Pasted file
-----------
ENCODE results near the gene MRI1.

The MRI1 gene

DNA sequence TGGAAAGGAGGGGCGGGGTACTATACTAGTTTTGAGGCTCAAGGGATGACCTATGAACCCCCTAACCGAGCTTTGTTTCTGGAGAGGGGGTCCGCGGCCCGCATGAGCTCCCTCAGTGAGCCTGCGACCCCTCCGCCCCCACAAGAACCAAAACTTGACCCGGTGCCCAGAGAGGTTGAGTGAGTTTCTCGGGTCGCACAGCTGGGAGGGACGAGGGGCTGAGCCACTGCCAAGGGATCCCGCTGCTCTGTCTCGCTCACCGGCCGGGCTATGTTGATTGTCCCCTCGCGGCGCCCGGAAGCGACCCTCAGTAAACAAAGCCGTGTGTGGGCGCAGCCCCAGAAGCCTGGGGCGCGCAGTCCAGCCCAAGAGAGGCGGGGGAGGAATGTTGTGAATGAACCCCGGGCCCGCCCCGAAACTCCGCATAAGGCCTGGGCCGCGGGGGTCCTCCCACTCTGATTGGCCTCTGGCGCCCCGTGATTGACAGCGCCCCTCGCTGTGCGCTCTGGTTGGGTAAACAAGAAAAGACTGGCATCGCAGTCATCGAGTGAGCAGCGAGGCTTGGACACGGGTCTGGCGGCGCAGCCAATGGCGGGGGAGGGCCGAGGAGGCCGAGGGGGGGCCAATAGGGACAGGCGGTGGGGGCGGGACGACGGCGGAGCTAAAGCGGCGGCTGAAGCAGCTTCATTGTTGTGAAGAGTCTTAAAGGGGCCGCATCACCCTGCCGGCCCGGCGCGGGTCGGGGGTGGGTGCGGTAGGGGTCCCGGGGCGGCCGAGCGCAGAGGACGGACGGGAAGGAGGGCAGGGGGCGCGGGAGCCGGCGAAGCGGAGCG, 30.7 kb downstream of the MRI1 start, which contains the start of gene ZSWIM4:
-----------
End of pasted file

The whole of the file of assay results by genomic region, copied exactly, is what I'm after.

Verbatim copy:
ENCODE results near the gene MRI1.

The MRI1 gene

DNA sequence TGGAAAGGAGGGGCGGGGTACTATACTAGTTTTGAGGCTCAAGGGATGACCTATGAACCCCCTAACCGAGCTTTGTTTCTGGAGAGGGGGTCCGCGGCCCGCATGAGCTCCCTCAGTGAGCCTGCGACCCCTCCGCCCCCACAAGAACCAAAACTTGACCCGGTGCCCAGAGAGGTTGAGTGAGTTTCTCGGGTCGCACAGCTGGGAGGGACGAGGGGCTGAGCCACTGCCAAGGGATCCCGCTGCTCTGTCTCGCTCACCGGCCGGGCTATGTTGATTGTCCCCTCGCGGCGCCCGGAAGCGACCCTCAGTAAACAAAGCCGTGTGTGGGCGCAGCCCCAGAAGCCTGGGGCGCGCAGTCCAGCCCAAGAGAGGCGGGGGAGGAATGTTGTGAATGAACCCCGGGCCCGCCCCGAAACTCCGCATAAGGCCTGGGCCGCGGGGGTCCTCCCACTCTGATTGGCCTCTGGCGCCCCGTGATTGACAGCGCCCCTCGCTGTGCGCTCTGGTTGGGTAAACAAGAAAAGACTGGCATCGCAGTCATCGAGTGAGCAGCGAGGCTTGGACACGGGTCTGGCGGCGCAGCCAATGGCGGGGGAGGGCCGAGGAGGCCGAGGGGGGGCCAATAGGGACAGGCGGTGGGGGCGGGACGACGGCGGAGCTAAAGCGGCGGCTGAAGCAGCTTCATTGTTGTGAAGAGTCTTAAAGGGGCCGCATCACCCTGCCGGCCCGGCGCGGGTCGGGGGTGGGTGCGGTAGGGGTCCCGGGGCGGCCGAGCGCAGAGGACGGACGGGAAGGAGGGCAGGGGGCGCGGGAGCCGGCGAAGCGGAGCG, 30.7 kb downstream of the MRI1 start, which contains the start of gene ZSWIM4: